The emergence of 5G is predicted to be one of the disruptive trends for business in the coming years. Nick Offin, Head of Sales, Marketing and Operations, Toshiba Northern Europe examines what it might mean for the engineering sector
How 5G will impact the engineering sector
Ericsson’s research into 5G’s influence within ten key sectors found that 78 per cent of respondents believe the technology will enable them to improve or develop customer offerings. It is therefore clear that 5G represents a great opportunity for businesses to digitally transform their operations and infrastructure. Perhaps most obviously, 5G is set to play a critical role for engineering organisations in enhancing their operational capabilities, enabling employee output to be more efficient and productivity to increase across multiple locations.
5G represents a great opportunity for businesses to digitally transform their operations and infrastructure
In the age of IoT, improving data management and transfer speeds is critical as the capabilities the technology offers becomes increasingly central to operations across the engineering sector. The implementation of 5G within automotive factories, for example, will be able to vastly surpass the limitations current WiFi technology can offer today. 5G factories of the future will be able to connect head mounted displays, edge computing devices, automated vehicles and industrial robots and even stay connected to devices that leave the facility. The other aspect of this is of course the growing challenge of ensuring business-sensitive data is robustly secure in the face of increasinglyintelligent and evolving cyber-threats.
The 5G-related security threat
Risk firm ThreatMetrix, recently released a report revealing that 80 million cyberattacks were attempted in Europe throughout the first quarter of 2018, a 30 per cent increase over the previous year. Whilst 5G will offer better speed than 4G and LTE technologies, there could be increased security concerns. Cyber-criminals could aim to exploit the increasingly mobile workforce and ever-growing number of internet-connected touchpoints across the network – both of which are supplemented by 5G.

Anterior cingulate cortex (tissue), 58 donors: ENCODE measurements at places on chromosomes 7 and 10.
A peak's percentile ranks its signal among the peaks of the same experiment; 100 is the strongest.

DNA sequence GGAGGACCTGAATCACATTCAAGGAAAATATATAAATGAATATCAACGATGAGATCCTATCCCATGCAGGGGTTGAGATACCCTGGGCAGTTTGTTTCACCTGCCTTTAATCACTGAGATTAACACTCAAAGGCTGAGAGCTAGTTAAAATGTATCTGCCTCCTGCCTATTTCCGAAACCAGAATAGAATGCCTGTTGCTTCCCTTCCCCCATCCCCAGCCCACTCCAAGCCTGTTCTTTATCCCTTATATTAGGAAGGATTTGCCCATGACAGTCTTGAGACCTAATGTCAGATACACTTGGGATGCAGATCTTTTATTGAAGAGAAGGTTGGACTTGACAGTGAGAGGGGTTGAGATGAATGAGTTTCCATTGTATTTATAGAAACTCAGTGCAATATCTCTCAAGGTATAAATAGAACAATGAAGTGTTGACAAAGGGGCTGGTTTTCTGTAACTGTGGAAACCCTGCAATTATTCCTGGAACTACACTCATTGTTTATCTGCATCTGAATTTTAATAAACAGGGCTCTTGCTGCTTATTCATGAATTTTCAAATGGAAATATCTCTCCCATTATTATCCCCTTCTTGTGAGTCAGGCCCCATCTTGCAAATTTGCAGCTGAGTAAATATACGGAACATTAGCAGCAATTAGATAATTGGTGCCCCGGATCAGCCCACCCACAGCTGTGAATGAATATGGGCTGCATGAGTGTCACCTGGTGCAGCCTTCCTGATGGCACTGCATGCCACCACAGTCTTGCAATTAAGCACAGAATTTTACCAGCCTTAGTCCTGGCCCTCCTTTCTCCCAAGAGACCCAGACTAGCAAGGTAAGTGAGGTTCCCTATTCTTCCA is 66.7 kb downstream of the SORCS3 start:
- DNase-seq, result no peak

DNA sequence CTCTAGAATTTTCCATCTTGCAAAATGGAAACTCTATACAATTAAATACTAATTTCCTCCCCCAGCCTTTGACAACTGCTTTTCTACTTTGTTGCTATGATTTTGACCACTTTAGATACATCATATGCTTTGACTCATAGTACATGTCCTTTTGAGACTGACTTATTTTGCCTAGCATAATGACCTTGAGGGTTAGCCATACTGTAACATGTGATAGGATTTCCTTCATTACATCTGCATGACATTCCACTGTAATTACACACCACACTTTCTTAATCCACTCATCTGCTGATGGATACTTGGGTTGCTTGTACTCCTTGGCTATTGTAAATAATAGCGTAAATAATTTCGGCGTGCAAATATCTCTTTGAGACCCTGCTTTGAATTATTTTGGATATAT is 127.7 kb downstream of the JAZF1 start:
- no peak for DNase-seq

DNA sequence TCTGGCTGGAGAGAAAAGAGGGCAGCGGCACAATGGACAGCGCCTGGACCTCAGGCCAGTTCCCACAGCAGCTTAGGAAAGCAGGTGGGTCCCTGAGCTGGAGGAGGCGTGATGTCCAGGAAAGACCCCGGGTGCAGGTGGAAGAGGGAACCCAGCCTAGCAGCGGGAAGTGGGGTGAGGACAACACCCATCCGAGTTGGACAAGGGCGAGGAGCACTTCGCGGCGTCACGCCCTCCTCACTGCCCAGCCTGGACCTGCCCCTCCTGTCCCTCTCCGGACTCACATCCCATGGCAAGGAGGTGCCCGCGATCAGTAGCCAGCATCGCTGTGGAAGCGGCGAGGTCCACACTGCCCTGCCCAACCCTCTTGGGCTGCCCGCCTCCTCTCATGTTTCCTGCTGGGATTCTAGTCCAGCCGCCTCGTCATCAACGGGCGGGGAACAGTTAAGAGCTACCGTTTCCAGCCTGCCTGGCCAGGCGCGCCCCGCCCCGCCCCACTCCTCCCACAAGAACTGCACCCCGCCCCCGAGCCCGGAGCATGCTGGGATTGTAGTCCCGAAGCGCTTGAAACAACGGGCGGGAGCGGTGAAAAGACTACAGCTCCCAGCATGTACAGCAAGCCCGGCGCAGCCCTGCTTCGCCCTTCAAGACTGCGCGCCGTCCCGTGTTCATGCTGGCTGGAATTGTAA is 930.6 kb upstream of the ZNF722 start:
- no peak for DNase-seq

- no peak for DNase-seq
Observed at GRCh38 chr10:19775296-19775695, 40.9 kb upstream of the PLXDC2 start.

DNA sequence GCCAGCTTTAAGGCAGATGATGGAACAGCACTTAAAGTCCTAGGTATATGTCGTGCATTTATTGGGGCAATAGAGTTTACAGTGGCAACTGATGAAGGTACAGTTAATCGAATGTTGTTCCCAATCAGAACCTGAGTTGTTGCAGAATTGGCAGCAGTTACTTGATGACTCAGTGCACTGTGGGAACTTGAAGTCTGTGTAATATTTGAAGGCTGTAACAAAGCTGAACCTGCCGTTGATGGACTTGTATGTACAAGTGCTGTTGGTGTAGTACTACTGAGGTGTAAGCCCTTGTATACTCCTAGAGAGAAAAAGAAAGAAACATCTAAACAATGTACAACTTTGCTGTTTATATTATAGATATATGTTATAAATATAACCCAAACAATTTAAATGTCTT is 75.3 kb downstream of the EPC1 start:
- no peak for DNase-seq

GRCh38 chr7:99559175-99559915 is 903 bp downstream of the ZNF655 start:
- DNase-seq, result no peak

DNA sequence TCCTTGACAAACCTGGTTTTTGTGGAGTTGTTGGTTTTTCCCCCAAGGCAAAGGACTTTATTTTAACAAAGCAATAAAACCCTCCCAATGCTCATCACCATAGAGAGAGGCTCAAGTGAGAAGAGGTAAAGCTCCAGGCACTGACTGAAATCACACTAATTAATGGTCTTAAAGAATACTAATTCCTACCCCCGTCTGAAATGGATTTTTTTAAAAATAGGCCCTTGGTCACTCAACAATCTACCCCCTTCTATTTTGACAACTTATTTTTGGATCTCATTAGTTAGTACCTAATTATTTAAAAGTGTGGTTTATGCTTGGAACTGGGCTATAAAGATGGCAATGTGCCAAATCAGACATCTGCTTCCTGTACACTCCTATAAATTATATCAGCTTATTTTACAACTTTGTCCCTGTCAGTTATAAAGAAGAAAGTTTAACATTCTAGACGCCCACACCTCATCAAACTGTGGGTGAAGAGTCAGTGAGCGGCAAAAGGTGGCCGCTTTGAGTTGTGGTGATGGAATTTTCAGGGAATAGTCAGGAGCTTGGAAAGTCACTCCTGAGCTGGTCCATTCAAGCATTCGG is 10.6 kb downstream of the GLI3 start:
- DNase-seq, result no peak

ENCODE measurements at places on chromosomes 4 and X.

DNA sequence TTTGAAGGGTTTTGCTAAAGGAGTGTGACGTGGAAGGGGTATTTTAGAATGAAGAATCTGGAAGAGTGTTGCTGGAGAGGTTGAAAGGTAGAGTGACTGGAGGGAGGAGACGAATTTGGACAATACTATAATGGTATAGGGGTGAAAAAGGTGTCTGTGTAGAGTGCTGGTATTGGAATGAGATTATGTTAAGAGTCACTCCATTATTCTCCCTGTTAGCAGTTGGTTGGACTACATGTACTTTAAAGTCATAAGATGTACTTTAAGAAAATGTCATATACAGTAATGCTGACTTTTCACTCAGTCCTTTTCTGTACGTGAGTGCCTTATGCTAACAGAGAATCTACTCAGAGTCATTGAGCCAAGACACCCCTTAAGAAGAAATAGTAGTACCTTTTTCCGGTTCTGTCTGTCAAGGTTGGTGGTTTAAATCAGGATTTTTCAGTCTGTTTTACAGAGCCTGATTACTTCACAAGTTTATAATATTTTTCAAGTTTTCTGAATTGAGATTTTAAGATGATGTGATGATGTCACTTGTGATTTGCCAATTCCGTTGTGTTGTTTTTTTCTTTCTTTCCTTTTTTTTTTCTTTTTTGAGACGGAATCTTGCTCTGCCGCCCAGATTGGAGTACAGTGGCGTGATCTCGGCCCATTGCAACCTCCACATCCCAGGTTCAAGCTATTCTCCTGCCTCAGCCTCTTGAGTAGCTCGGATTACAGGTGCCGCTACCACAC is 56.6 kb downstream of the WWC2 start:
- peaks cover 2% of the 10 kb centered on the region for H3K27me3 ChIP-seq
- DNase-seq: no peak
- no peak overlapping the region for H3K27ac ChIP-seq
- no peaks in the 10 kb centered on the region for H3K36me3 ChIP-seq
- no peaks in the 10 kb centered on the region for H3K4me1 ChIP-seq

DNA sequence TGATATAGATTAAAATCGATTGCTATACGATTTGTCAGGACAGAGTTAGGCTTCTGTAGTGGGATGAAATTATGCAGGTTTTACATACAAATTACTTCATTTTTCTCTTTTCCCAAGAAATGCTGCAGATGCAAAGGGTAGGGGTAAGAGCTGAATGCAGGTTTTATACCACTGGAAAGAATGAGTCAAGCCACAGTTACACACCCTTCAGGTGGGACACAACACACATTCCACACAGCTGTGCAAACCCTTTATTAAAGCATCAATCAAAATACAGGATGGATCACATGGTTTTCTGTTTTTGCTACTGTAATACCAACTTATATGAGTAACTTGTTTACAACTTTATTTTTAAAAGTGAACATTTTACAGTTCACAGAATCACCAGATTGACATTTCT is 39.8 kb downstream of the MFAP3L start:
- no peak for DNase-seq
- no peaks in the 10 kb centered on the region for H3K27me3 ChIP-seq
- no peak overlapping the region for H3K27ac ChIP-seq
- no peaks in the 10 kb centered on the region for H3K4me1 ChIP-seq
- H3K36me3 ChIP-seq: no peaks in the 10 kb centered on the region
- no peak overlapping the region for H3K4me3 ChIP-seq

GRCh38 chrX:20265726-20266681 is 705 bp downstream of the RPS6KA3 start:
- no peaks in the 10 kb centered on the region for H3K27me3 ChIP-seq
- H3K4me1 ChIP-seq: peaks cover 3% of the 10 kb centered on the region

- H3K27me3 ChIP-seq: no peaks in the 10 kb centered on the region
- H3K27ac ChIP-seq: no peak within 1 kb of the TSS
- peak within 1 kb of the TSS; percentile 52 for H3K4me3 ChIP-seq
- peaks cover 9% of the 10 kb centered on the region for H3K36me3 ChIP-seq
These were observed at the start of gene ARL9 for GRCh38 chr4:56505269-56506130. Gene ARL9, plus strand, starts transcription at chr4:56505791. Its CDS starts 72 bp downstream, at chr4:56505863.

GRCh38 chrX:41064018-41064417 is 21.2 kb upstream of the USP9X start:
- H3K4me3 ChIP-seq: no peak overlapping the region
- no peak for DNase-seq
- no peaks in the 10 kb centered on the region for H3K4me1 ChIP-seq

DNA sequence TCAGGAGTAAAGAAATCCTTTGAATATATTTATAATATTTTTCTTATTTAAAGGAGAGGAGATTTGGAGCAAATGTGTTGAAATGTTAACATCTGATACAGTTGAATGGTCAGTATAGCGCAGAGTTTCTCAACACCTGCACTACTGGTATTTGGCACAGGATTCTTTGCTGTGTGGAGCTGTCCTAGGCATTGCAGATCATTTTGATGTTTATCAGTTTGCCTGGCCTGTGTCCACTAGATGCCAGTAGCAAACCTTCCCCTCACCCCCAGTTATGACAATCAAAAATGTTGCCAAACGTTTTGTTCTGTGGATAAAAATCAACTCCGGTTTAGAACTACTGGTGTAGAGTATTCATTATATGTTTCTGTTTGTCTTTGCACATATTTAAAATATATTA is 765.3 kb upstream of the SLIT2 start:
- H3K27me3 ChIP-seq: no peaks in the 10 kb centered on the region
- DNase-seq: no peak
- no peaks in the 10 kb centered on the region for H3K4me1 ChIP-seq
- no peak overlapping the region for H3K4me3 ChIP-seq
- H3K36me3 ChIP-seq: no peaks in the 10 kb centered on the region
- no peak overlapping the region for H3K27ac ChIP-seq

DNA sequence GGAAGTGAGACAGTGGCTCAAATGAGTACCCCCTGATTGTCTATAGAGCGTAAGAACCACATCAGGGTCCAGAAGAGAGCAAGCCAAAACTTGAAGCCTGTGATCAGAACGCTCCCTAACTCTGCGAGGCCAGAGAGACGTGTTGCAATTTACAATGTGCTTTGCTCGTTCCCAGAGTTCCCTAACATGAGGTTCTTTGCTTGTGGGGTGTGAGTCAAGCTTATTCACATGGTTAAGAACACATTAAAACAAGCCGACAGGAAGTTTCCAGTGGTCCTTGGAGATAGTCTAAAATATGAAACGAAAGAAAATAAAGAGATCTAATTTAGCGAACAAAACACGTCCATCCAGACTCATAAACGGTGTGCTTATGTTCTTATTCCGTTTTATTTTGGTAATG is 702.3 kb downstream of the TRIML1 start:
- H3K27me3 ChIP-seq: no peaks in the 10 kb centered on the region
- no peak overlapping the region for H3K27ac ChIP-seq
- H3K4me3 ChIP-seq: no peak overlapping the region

Toshiba’s Maximising Mobility research found data security to be a key investment priority for the engineering sector with 70 per cent of IT decision-makers this year in terms of managing the data generated by M2M and IoT technologies, which can be considered as a major security challenge of 5G. A recent paper from the University of Surrey states as much, citing that “security is fundamental to the successful delivery of 5G networks across a wide range of industry verticals.”
The report goes on to explain the increasing use of Open Source software and varying use of topologies and configurations when implementing 5G technology also pose a threat to data security. This is giving rise to new technologies aimed at overcoming these threats, most notably mobile edge computing solutions, which enable data communication to be locally encrypted and translated to a communication protocol before being sent to the company’s network core via the cloud.
5G on the edge
With security naturally a top priority for most organisations, the popularity of mobile edge computing solutions is set to rise in order to increase perimeter security in the mobile age. But the benefit of such technology isn’t limited to purely data security. They also help to create a more efficient and productive mobile workforce by processing data at the edge of the network.
Such solutions, twinned with the rise of 5G, can also act as the gateway to bringing IoT-enabled partner devices to the engineering industry. Wearables – most notably smart glasses – are perhaps the most prominent example of this. According to Toshiba’s research, 5G was one of the top factors ranked by 40 per cent of IT leaders in the engineering sector as an aspect which is most likely to drive uptake of smart glasses for industrial and professional applications in the next few years. Bringing the ability to deliver new capabilities for engineers, such solutions could revolutionise the workplace in the era of 5G. For example, in construction, an engineer using a pair of smart glasses can recall and process relevant critical data relating to aircraft maintenance. Via assisted reality, the engineer will be able to recall schematics and details of specific parts needed to service the equipment they are working on.
The development and arrival of 5G will provide the engineering sector with enhanced productivity and connectivity. But not only does it open a broader array of opportunities than technologies before it, cybersecurity will always be a continuous issue in the IT landscape regardless. It is, therefore, the scope of 5G to act as the catalyst behind new and upcoming technologies, rather than traditional ones, which will be of upmost importance to organisations over the next few years.